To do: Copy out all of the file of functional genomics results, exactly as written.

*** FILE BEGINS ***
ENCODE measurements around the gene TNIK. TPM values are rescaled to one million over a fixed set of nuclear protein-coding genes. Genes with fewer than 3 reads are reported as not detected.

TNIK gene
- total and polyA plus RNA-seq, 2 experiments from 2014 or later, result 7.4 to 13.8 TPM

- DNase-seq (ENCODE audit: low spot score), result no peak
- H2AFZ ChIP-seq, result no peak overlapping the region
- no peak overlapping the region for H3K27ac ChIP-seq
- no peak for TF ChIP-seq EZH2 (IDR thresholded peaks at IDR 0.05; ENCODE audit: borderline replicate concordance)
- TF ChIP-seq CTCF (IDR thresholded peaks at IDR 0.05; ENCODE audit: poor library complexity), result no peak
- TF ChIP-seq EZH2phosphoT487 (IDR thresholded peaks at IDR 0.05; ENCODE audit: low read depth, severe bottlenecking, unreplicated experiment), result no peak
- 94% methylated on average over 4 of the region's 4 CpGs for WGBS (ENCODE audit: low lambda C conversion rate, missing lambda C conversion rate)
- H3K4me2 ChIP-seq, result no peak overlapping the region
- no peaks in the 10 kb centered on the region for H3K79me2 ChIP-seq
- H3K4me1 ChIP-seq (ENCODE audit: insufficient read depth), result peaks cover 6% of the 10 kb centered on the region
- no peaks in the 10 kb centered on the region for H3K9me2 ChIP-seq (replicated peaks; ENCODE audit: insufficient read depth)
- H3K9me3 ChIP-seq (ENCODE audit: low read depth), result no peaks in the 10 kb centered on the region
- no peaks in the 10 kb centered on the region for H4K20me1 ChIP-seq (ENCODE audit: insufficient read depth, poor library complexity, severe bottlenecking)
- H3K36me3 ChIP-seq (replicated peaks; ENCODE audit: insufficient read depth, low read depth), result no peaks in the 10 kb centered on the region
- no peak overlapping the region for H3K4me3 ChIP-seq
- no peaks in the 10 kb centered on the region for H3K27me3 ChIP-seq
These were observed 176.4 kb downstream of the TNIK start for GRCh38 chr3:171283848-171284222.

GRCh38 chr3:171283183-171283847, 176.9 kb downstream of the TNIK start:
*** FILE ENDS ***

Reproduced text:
ENCODE measurements around the gene TNIK. TPM values are rescaled to one million over a fixed set of nuclear protein-coding genes. Genes with fewer than 3 reads are reported as not detected.

TNIK gene
- total and polyA plus RNA-seq, 2 experiments from 2014 or later, result 7.4 to 13.8 TPM

- DNase-seq (ENCODE audit: low spot score), result no peak
- H2AFZ ChIP-seq, result no peak overlapping the region
- no peak overlapping the region for H3K27ac ChIP-seq
- no peak for TF ChIP-seq EZH2 (IDR thresholded peaks at IDR 0.05; ENCODE audit: borderline replicate concordance)
- TF ChIP-seq CTCF (IDR thresholded peaks at IDR 0.05; ENCODE audit: poor library complexity), result no peak
- TF ChIP-seq EZH2phosphoT487 (IDR thresholded peaks at IDR 0.05; ENCODE audit: low read depth, severe bottlenecking, unreplicated experiment), result no peak
- 94% methylated on average over 4 of the region's 4 CpGs for WGBS (ENCODE audit: low lambda C conversion rate, missing lambda C conversion rate)
- H3K4me2 ChIP-seq, result no peak overlapping the region
- no peaks in the 10 kb centered on the region for H3K79me2 ChIP-seq
- H3K4me1 ChIP-seq (ENCODE audit: insufficient read depth), result peaks cover 6% of the 10 kb centered on the region
- no peaks in the 10 kb centered on the region for H3K9me2 ChIP-seq (replicated peaks; ENCODE audit: insufficient read depth)
- H3K9me3 ChIP-seq (ENCODE audit: low read depth), result no peaks in the 10 kb centered on the region
- no peaks in the 10 kb centered on the region for H4K20me1 ChIP-seq (ENCODE audit: insufficient read depth, poor library complexity, severe bottlenecking)
- H3K36me3 ChIP-seq (replicated peaks; ENCODE audit: insufficient read depth, low read depth), result no peaks in the 10 kb centered on the region
- no peak overlapping the region for H3K4me3 ChIP-seq
- no peaks in the 10 kb centered on the region for H3K27me3 ChIP-seq
These were observed 176.4 kb downstream of the TNIK start for GRCh38 chr3:171283848-171284222.

GRCh38 chr3:171283183-171283847, 176.9 kb downstream of the TNIK start: